Spunout defines bullying as the on-going abuse of another person through physical or mental torture. To make matters worse this torture is often conducted in the presence of others. The humiliation felt by the victim is hard to understand if you have never been bullied. If it happens over a long period of time it can have devastating effects on a young person’s mental health.

Explain bullying to the students. 

You should then explain bullying to the students. Either give the students facts about bullying using a handout or power point or else split the students into groups and get the groups to look up facts about bullying. This group work activity would improve the students digital literacy and enhance their communication skills as they have to work together to complete the task. I recently wrote a blog post about bullying.

Classroom activity- Group work- Write your own rap about bullying. 

Tell the students that they are now going to write their own rap song about poetry.

Split the students into groups.

Give each group coloured paper and a pen.

Tell the students that they have 8 minutes to complete this task.

Use a countdown timer to time the students. This motivates the students and also lets them know how much time they have left. You can use this one here –¬†http://www.online-stopwatch.com/countdown-timer/

Each group will then perform their group’s rap in-front of the class.

We will have a class discussion about each group’s work.

group_work community  download

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During National Anti-Bullying Week 2014 the Diana Award’s Anti-Bullying Ambassadors programme brought together over 800 young people and staff from across the north and south of England to celebrate National Anti-Bullying Week with Bars and Melody. The events were held at the Blackpool Winter Gardens & the Emirates Stadium. Bars and Melody lead a music workshop for their Anti-Bullying Ambassadors by teaching them how express themselves through music.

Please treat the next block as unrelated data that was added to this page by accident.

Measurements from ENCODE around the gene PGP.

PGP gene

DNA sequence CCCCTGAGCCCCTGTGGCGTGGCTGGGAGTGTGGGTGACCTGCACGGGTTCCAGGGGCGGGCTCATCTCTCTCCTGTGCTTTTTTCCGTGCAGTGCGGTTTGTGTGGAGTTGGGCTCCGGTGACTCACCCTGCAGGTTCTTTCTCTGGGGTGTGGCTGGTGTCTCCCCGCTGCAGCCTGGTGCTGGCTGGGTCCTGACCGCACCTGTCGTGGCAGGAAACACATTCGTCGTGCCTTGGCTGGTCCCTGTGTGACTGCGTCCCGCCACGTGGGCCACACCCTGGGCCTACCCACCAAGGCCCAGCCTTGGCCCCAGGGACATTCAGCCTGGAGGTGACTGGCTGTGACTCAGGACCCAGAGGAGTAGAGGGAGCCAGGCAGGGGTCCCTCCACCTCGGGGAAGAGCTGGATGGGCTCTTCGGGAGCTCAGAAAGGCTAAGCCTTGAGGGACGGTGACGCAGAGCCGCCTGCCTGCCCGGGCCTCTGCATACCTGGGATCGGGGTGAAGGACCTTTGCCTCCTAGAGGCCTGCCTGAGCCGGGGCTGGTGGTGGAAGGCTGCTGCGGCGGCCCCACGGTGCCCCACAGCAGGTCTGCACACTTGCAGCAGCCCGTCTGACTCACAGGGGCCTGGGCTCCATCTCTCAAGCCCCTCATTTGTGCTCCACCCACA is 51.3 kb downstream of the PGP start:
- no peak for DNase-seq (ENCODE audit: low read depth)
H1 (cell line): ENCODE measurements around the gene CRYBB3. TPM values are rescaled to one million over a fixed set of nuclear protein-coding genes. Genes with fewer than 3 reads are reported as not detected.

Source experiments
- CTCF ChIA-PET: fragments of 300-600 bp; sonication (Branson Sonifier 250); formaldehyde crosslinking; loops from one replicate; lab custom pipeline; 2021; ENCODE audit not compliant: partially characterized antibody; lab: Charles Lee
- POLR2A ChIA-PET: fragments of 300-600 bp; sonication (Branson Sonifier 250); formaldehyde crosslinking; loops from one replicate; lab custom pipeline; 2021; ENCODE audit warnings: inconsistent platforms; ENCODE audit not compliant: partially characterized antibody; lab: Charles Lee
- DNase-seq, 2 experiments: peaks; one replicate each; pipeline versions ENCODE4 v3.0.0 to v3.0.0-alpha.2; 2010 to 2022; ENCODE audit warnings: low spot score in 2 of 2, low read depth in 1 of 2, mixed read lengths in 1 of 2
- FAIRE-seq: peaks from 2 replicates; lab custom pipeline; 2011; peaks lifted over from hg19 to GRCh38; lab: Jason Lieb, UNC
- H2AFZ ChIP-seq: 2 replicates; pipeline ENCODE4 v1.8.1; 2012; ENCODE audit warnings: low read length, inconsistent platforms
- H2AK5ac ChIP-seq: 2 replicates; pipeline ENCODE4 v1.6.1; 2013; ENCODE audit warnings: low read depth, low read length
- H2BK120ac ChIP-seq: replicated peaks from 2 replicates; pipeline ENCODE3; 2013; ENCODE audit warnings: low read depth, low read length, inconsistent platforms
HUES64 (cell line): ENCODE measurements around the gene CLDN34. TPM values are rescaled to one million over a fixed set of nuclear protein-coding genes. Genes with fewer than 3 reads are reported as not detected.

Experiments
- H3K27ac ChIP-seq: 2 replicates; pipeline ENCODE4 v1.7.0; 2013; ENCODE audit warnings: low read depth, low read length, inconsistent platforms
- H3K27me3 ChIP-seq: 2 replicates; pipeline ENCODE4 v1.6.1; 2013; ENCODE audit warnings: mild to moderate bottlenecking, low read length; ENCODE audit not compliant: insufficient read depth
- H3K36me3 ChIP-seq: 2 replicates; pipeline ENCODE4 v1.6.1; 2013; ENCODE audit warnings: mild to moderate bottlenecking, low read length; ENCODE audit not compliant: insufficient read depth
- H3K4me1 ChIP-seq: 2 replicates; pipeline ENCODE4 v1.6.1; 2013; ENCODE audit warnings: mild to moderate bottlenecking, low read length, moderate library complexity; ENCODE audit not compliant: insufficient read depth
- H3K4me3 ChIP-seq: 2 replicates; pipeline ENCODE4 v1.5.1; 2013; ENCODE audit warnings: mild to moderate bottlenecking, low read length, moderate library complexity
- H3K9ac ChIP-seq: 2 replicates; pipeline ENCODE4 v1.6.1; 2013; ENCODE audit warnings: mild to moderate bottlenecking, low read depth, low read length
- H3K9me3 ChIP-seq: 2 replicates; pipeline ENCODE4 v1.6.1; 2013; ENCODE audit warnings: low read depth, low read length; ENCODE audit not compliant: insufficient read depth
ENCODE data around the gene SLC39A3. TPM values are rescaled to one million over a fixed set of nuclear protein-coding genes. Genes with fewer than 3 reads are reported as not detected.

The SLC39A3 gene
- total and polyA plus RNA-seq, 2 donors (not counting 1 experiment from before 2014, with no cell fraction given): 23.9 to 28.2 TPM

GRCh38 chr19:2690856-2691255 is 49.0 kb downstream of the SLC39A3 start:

Ireland Showcase 2015 – Bars and Melody’s Speech.


Trim students tell story of Rising through song and craft

I am not a History teacher but I think it is important that we as English teachers understand Irish history. Cultural context is really important. It helps ¬†to deepen our understanding of the contexts of Irish plays and novels that are set in different eras. Learning about he 1916 Rising particularly helps with William Butler Yeats poetry. A theme in his poetry is political issues. Yeats comes up most years on the English Leaving Certificate syllabus. Learning about this topic especially helps with his poem ‘Easter 1916’.¬†This poem portrays his torn emotions at the political situation of Ireland at the time. It is one of themost poweful poems of the 20th century.¬†In ‘Easter, 1916,’ Yeats focused so closely on an unsuccessful struggle in Ireland‚Äôs fight for independence, Yeats had timeless and universal things to say about it. Understanding the context of 1916 has helped me greatly to understand the drama ‘The Plough and the Stars’ by Sean O’ Casey. I am currently reading it with my Leaving ¬†Cert students. I am looking forward to seeing the play in March in the Abbey Theatre in Dublin.

I saw this video clip on the internet and it reminded me of some websites that I have used to educate myself about the Easter Rising. This video clip is by Students in Scoil Mhuire secondary school in Trim in Meath and they show off the work they have done on 1916 art and song.


Here are some websites about the Rising.

What was the 1916 Rising?


50 facts about the Easter Rising 


This amazing Irish rebel wounded in the Easter Rising is finally getting some recognition


1916 Rising: Personalities and Perspectives 


The 1916 Rising- a brief overview


The 1916 walking tour